Operations

On Guard Against Unsafe Operators

Posted on July 1, 2001 by LCT Staff - Also by this author

I was recently in Las Vegas celebrating the fact that my good friend is about to be married. It?s a celebration most commonly referred to as ... the bachelor party. I know, just the idea of a bachelor party in Vegas conjures up a number of interesting scenarios, most of them spelling trouble.

However, I won?t bore you with the details of a weekend that could rival any Hollywood movie on the topic, but instead I will comment on one interesting aspect that is directly related to this industry.

My friends and I were staying at one of the more popular hotels on the Las Vegas Strip. We had been enjoying a full day of gambling, free alcohol and inexpensive buffets when we finally decided to go out to dinner and explore the downtown area. We all met at the front doors, and it was at this time that the topic of transportation was discussed. It had been decided that since this was a special time for the bachelor that it would only be fitting that we should take a limousine. An eager doorman heard our discussion and told our group that he would get us a limousine. With a wave of his hand, and before I could voice my concern, a limousine appeared in front of the group. I must admit, this was a pretty impressive trick, but much to my disappointment the vehicle was only a six passenger, and we were a group of 11.

Then, much to my surprise, the doorman opened the door and said to get in, and that we could all fit! Horrible visions of heavy limousines not being able to brake, careening down the Vegas strip filled my mind. A member of my group started to get into the six-pack, and I screamed out, ?NO!? My friends looked at me surprised, and asked why not. I spent the next few moments explaining the safety issues of increasing a limousine?s GVW, and pointing out the finer details of the QVM and CMC process. I informed them of the terrible consequences that could result from over-packing a limousine. Even the doorman was listening in on my lecture. By the way, the chauffeur never got out of the vehicle.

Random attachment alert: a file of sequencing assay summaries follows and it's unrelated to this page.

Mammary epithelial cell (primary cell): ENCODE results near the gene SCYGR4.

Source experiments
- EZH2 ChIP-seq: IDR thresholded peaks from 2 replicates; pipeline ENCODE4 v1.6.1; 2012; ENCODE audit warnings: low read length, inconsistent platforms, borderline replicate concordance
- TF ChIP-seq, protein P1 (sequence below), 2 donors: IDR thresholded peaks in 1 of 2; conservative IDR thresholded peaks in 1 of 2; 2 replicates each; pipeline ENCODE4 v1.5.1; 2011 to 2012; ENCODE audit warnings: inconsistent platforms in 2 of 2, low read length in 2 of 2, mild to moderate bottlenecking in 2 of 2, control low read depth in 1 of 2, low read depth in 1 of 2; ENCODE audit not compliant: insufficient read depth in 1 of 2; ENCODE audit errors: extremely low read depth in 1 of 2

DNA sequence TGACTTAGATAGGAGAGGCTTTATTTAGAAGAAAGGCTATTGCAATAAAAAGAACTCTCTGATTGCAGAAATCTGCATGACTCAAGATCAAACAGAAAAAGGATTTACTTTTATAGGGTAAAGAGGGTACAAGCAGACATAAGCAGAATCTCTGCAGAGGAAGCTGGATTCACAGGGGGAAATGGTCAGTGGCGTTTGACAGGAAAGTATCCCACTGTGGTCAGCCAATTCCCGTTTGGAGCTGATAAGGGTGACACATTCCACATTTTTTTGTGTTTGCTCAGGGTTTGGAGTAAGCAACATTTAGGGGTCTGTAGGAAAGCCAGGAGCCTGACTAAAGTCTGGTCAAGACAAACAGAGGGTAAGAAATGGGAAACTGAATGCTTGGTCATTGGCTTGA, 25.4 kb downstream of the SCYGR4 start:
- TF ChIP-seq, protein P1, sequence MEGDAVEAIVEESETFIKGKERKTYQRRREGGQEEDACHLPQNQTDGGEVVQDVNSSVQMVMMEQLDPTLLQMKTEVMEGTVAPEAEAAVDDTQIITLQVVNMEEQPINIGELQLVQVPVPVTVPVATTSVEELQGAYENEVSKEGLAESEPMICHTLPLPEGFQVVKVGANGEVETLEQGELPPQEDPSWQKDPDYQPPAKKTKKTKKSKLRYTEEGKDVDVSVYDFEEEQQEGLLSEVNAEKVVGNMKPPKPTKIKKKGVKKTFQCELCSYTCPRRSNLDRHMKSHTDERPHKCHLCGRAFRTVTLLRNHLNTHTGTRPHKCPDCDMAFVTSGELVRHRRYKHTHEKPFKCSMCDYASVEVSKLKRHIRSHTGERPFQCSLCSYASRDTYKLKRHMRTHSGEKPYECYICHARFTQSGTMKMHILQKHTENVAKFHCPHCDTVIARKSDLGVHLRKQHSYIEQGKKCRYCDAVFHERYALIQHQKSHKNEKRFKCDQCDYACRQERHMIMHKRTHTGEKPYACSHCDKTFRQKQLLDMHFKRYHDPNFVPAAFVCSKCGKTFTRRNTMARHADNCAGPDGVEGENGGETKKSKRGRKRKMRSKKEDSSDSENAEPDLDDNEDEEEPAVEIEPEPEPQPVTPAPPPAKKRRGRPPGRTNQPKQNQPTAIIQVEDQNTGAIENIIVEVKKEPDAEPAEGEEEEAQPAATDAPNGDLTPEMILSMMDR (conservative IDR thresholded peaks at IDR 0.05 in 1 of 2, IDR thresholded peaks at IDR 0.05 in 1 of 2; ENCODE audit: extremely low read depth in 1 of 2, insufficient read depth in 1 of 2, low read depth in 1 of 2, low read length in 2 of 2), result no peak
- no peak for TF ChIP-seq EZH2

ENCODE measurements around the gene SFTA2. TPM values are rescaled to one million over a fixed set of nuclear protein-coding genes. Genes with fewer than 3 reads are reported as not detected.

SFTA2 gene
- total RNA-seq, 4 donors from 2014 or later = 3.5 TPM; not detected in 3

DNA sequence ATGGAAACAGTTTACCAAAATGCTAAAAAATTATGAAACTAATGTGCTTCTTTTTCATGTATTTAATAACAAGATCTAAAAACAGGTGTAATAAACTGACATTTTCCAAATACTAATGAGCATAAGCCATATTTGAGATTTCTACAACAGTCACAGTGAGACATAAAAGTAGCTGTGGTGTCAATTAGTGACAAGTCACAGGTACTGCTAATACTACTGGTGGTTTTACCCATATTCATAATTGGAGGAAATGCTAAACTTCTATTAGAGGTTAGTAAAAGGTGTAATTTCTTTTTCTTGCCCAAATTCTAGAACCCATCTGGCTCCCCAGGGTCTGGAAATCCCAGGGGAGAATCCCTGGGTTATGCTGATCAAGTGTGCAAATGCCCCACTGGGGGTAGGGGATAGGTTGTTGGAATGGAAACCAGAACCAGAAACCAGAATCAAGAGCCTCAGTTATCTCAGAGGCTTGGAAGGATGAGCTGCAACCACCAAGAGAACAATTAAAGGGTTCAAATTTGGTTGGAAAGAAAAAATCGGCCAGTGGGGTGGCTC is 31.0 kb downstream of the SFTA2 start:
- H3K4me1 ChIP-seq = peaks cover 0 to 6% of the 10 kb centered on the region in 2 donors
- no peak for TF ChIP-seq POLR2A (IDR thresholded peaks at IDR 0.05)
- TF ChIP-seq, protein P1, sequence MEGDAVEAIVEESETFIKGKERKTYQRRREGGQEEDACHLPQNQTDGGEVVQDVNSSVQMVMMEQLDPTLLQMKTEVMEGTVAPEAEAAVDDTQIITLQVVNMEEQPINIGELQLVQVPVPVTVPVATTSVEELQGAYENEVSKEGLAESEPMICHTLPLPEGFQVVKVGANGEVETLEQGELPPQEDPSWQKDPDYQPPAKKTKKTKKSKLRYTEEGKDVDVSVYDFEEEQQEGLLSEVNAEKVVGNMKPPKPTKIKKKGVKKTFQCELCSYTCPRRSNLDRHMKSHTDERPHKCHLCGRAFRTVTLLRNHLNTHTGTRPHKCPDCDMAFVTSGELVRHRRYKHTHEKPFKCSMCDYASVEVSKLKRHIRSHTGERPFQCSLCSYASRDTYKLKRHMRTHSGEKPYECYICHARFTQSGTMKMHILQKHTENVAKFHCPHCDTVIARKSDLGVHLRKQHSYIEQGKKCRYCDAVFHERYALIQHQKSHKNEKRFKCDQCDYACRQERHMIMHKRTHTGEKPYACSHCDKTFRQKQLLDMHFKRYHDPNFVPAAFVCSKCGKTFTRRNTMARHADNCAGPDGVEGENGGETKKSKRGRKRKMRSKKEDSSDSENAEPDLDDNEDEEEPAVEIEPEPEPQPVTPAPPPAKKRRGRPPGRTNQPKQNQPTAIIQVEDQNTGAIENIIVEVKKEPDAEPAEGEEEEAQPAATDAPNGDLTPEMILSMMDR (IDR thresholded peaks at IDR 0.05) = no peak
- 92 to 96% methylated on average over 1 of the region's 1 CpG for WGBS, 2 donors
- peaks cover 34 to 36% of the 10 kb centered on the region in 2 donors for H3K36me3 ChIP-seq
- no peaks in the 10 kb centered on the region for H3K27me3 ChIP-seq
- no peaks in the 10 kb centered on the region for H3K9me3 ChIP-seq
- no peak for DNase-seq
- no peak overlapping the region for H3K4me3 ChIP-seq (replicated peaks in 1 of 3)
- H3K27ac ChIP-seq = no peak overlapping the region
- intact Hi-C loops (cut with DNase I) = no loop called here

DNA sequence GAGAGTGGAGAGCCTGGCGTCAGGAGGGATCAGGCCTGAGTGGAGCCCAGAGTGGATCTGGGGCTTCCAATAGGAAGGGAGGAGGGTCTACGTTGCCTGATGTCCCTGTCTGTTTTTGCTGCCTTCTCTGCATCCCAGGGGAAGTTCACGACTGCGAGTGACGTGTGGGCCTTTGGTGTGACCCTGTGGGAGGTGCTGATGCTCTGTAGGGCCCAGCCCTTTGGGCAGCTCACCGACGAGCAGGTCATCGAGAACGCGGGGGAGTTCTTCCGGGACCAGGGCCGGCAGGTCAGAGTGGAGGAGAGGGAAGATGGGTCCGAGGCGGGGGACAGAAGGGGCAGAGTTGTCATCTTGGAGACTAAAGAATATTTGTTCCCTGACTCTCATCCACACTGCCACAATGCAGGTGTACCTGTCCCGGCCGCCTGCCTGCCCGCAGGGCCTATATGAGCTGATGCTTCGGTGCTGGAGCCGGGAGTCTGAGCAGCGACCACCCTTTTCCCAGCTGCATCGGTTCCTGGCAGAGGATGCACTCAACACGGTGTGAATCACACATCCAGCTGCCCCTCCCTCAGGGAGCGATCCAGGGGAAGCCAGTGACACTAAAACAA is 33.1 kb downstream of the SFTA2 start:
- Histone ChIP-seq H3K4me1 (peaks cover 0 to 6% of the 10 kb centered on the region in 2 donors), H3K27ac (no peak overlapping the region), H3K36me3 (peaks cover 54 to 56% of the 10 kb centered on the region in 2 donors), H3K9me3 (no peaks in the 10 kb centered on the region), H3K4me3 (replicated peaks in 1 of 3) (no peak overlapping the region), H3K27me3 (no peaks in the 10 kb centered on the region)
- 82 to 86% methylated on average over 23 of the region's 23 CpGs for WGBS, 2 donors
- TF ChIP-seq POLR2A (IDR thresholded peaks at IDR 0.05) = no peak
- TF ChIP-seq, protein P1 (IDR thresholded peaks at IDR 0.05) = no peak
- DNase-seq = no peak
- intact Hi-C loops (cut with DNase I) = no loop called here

After I had finished, the group decided that it would be better, and safer, to take two taxi cabs. I know that a cab is a sorry alternative to a limousine, but for obvious reasons it was the best choice.

The next afternoon, we all got together to watch Game 1 of the NBA Western Conference Playoffs, which the Los Angeles Lakers won with ease. After the game ended, we once again headed out for dinner and a trip around town. However, when we got to the front doors and once again discussed a mode of transportation, things were different. The doorman from the previous night was there, and recognized us as soon as we stepped out of the casino. He asked where we were going, and with another wave of his hand a limousine rolled up. This time it was the hotel?s own eight-passenger stretch. My group saw that it was larger and looked at me as if to see if it was ok. But before I could explain the difference between the vehicles, the doorman stated that this vehicle would transport us in two trips. As he said this, he looked at me and smiled. We decided who was going in the first group, and then enjoyed a safe, comfortable ride to our destination.

The reason why I told you this story is not to inform you that there are businesses out there operating their vehicles in an unsafe manner. Most of you already know this. But rather it was to let you know that the best way to guard against these operators getting to your clients, and potential clients, is through education. You should inform every person that can potentially give you business, be it a doorman, concierge, etc., the issues involving safety, and the consequences that can happen if established standards aren?t followed.

I?m confident that my 10 friends will consider safety whenever they rent a limousine. Also, there?s one doorman at a hotel along the Las Vegas strip that will think twice before trying to pack 11 people in a six-passenger limousine.

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